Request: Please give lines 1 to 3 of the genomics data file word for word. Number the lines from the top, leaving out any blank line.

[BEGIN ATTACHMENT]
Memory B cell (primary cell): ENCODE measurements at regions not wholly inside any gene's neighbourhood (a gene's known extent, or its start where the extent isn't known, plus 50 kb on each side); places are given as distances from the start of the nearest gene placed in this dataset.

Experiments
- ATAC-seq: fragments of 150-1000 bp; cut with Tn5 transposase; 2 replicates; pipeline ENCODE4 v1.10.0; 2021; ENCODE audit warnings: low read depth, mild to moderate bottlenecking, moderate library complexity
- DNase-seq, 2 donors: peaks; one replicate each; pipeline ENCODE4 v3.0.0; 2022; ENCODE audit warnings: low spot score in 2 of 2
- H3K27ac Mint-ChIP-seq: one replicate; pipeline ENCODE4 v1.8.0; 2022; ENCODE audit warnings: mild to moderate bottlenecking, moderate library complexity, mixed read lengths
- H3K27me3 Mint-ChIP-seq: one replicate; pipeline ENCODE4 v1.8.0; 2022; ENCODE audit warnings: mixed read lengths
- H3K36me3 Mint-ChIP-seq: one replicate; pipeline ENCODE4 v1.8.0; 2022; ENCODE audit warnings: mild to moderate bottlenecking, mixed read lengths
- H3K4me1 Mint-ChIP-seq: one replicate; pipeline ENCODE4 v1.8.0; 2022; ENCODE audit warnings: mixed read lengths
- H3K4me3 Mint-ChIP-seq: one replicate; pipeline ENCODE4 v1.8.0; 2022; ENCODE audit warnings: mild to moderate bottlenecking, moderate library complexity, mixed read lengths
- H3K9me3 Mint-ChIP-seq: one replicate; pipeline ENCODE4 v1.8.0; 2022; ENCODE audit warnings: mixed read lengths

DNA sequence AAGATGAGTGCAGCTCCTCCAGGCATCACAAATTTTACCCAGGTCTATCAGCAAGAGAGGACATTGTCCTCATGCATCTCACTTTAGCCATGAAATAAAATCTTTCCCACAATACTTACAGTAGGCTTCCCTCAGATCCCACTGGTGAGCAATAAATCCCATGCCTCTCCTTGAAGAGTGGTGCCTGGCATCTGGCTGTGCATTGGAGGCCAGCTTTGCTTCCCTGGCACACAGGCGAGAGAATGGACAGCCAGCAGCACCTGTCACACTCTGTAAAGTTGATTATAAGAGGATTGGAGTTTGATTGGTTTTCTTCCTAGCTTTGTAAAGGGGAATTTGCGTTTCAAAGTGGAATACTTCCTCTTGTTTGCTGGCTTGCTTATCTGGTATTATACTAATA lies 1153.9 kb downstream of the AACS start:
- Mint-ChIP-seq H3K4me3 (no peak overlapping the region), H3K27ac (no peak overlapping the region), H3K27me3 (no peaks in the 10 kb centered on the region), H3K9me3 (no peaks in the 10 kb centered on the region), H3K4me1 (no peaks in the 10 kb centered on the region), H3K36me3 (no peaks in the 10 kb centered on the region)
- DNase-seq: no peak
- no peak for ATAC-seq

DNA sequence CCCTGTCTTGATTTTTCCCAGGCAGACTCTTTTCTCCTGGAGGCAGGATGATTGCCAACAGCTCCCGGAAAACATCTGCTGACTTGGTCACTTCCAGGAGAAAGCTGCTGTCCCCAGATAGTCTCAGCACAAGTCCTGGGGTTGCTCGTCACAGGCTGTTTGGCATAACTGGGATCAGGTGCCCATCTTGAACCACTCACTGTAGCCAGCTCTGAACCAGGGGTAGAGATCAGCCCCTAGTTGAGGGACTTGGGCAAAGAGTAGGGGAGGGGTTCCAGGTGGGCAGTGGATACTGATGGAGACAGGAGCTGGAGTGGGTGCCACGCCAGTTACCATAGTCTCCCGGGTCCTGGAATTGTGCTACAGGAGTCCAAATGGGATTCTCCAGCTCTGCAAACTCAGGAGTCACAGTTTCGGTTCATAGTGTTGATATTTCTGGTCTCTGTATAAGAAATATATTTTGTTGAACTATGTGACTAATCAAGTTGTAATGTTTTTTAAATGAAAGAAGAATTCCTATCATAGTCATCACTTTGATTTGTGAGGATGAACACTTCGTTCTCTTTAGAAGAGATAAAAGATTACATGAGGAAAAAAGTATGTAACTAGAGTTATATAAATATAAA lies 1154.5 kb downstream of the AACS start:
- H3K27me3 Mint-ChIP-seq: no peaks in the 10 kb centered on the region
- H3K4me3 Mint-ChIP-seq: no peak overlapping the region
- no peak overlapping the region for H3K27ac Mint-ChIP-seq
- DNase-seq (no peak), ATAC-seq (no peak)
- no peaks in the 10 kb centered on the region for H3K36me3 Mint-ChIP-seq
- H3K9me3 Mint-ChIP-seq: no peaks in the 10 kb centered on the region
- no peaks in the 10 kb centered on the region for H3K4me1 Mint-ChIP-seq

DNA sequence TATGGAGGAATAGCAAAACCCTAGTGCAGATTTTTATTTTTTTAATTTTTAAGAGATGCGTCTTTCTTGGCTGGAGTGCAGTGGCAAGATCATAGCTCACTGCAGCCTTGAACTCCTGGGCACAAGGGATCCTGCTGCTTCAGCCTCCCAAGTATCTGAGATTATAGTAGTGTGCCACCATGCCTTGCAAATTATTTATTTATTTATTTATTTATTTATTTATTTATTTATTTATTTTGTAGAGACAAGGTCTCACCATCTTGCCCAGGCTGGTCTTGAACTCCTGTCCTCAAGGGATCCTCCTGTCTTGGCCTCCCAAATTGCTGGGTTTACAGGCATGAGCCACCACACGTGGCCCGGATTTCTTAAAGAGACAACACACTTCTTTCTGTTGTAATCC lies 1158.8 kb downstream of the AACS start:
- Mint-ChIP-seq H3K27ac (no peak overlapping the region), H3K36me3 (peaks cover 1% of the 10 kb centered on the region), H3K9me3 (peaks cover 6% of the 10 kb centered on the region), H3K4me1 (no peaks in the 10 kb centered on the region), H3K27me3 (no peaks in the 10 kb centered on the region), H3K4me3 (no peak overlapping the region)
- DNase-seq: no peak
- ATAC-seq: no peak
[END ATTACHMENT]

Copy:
Memory B cell (primary cell): ENCODE measurements at regions not wholly inside any gene's neighbourhood (a gene's known extent, or its start where the extent isn't known, plus 50 kb on each side); places are given as distances from the start of the nearest gene placed in this dataset.

Experiments
- ATAC-seq: fragments of 150-1000 bp; cut with Tn5 transposase; 2 replicates; pipeline ENCODE4 v1.10.0; 2021; ENCODE audit warnings: low read depth, mild to moderate bottlenecking, moderate library complexity